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Sleep Med. 2003 Jul;4(4):317-25.

Sleep and breathing in professional football players.

Author information

1
University of Western Ontario, London Health Sciences Centre, Victoria Campus, 375 South Street,London, ON N6A 4G5, Canada. cgeorge@uwo.ca

Abstract

OBJECTIVES:

To evaluate sleep in professional football players and describe clinical features of players at risk for sleep for sleep-disordered breathing (SDB).

METHODS:

The Multivariable Apnea Prediction (MAP) index was used to stratify players into high (MAP> or =0.5) and low (MAP<0.5) risk for SDB. Players from both risk groups were randomly selected for overnight polysomnography, with over-sampling from the High-risk group. Of 302 players from eight professional football teams; 52 underwent attended polysomnography. Anthropometrics including neck circumference, airway size (Mallampati score, maxillary overjet) and sleepiness measured by Epworth scores (ESS) were recorded. The primary outcome measures were ESS and an apnea-hypopnea index (AHI) > or =10.

RESULTS:

Ninety-two percent of players were <30 years old (mean (SD) age: 25.5+/-2.7 years) with large necks (45.2+/-3.6 cm) and elevated BMI (31.5+/-4.6). More than 20% of players had an ESS>10 with ESS highest in habitual snorers. An AHI of > or =10 was found in 13 (34%, 95% confidence interval (CI) 21-50%) high-risk players but only one (7%, 95% CI 1-31%) of 14 low-risk players. Offensive (9) or defensive (3) linemen accounted for the majority of the positive cases. Based on our sample, we estimate the prevalence of SDB to be 14% (2-25%).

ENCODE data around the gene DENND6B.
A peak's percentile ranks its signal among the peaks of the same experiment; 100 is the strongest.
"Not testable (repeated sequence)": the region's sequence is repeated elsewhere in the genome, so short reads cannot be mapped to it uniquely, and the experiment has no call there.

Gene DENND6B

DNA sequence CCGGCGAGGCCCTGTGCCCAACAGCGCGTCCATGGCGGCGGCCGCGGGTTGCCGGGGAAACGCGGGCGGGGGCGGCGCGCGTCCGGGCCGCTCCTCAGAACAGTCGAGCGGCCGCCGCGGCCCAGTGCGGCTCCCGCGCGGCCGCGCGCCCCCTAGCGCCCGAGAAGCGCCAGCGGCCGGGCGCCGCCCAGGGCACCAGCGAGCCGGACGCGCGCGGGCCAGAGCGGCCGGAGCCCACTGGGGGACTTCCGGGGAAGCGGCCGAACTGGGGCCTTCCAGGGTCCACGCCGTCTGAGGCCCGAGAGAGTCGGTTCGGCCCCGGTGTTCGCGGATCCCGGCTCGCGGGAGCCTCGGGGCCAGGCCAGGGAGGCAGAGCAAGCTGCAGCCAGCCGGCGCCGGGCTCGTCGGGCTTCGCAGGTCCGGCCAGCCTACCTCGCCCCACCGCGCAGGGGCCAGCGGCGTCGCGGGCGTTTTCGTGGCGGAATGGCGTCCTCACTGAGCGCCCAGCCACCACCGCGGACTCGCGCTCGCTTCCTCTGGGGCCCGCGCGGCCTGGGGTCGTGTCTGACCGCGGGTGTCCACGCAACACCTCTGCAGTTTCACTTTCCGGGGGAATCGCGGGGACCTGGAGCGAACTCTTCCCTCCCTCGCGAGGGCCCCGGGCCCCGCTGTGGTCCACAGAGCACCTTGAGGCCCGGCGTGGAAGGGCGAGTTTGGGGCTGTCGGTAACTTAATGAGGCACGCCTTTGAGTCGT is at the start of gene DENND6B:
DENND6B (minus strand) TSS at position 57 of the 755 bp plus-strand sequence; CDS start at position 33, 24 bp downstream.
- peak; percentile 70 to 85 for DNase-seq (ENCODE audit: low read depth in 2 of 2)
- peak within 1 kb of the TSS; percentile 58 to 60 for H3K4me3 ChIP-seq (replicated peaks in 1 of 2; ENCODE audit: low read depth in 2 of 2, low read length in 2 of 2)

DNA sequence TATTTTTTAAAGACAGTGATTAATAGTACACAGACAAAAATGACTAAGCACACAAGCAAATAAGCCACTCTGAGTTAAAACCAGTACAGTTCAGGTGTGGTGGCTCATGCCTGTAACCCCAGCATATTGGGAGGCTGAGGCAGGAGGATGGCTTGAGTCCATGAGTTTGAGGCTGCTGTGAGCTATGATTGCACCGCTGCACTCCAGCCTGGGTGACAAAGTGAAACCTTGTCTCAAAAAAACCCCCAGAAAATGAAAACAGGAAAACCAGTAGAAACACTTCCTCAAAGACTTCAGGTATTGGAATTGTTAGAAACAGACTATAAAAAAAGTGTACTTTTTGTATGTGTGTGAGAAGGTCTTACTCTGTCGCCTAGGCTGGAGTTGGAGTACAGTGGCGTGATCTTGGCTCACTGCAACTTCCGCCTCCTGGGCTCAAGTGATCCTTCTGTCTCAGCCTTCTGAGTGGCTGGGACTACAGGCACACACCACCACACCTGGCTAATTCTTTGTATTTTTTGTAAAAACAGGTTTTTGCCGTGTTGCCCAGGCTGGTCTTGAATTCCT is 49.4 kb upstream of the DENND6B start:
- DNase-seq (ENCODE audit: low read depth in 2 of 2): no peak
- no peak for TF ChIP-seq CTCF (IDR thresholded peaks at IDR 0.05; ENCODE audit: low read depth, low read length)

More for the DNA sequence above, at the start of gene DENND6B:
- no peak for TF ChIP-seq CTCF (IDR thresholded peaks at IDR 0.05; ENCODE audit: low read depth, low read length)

CONCLUSIONS:

Excessive daytime sleepiness (EDS) is present in a large fraction of professional football players. Some but not all of this may be due to an increased prevalence of SDB. Further study is required to understand all of the factors responsible for EDS and to determine which of the biggest players will have SDB, which may impact not only performance and productivity but also future health.

PMID:
14592304
[Indexed for MEDLINE]
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